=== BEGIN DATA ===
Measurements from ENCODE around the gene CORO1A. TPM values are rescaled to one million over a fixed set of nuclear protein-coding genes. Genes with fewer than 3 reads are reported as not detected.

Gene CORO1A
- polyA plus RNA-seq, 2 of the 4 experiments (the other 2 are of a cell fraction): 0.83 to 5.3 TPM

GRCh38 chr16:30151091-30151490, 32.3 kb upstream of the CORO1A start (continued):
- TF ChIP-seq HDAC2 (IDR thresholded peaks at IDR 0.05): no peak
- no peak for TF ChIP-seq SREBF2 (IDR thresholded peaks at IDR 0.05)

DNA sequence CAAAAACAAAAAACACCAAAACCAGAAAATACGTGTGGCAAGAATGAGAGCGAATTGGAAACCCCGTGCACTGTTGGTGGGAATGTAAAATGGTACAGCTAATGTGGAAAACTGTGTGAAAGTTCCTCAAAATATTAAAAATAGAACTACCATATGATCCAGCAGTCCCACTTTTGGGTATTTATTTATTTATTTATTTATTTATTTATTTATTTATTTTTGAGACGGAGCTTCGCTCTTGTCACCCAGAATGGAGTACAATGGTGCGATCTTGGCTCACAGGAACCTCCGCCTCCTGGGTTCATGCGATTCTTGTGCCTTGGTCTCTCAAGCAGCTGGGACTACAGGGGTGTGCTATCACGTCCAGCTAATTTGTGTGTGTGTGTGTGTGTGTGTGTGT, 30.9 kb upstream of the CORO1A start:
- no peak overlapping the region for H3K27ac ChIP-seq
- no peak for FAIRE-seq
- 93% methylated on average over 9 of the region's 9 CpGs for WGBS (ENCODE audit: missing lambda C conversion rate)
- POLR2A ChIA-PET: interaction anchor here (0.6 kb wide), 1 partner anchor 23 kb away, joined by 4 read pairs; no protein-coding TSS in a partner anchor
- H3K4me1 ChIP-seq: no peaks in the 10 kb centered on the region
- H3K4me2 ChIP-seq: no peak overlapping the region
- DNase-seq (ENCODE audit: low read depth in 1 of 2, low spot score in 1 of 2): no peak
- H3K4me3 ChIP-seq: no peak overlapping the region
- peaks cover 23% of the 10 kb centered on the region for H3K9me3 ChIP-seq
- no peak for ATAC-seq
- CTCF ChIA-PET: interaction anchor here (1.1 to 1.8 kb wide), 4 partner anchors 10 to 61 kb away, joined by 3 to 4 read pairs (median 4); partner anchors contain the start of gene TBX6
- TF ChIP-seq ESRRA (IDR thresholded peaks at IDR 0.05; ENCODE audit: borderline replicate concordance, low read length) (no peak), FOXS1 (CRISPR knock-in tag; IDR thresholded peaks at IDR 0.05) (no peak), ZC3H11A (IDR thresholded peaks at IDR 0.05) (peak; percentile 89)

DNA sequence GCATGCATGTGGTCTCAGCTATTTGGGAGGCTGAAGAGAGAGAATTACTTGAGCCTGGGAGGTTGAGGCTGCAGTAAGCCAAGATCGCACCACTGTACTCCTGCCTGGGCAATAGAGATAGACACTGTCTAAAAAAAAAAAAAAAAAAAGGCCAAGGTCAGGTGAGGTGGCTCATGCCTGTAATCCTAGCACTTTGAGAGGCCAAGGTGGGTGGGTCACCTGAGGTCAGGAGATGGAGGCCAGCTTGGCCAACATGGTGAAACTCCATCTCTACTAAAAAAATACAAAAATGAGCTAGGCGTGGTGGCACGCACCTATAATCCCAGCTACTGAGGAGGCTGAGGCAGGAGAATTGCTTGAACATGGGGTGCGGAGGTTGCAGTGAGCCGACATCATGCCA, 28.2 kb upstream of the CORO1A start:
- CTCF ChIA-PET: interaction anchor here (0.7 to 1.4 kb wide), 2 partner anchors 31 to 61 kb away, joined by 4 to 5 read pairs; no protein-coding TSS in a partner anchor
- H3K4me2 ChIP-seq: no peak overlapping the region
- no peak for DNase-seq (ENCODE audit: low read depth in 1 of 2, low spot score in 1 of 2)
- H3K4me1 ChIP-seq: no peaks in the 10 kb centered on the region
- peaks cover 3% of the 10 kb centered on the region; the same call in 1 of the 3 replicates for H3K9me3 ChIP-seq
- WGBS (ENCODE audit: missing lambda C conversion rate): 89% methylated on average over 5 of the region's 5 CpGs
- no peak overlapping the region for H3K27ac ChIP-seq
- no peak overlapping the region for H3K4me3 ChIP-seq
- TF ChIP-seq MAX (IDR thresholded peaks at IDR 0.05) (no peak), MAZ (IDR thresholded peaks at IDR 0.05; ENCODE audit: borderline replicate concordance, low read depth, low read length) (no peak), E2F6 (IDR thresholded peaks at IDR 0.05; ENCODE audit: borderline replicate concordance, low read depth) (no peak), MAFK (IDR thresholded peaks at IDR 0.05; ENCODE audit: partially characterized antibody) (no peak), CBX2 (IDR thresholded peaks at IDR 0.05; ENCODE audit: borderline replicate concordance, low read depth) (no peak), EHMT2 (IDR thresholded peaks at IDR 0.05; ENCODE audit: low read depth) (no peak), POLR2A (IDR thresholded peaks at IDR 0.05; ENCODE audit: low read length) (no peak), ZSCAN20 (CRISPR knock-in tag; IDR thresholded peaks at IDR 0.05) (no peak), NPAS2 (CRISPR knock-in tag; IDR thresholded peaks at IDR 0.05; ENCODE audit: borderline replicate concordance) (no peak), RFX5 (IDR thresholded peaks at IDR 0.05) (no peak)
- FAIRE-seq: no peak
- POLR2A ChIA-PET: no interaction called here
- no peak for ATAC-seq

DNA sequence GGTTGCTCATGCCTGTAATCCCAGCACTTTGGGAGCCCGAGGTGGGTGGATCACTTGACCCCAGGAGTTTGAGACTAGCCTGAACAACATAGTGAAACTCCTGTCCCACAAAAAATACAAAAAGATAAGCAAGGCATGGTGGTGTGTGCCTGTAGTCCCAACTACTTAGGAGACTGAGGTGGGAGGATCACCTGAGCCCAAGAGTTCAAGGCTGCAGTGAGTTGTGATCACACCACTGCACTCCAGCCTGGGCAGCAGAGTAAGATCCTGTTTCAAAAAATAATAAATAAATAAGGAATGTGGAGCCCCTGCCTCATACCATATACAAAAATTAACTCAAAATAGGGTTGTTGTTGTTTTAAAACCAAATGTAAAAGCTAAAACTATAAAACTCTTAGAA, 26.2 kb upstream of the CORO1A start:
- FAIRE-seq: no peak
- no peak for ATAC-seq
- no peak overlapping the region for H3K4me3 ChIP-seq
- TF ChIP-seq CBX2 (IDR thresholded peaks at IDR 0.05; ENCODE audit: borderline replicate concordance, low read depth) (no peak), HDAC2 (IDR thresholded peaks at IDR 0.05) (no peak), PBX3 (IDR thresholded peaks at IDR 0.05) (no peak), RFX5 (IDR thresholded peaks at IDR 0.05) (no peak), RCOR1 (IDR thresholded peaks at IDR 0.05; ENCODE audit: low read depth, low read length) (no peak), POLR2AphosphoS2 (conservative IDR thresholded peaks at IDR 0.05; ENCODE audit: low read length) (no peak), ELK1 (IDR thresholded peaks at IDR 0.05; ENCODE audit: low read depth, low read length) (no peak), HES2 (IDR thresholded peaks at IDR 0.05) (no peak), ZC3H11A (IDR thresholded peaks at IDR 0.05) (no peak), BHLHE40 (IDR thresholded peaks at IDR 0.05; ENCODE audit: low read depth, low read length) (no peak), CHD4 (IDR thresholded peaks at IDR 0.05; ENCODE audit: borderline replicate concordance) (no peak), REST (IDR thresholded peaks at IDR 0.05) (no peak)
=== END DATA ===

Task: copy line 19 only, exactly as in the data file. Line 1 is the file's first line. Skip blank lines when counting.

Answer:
- TF ChIP-seq ESRRA (IDR thresholded peaks at IDR 0.05; ENCODE audit: borderline replicate concordance, low read length) (no peak), FOXS1 (CRISPR knock-in tag; IDR thresholded peaks at IDR 0.05) (no peak), ZC3H11A (IDR thresholded peaks at IDR 0.05) (peak; percentile 89)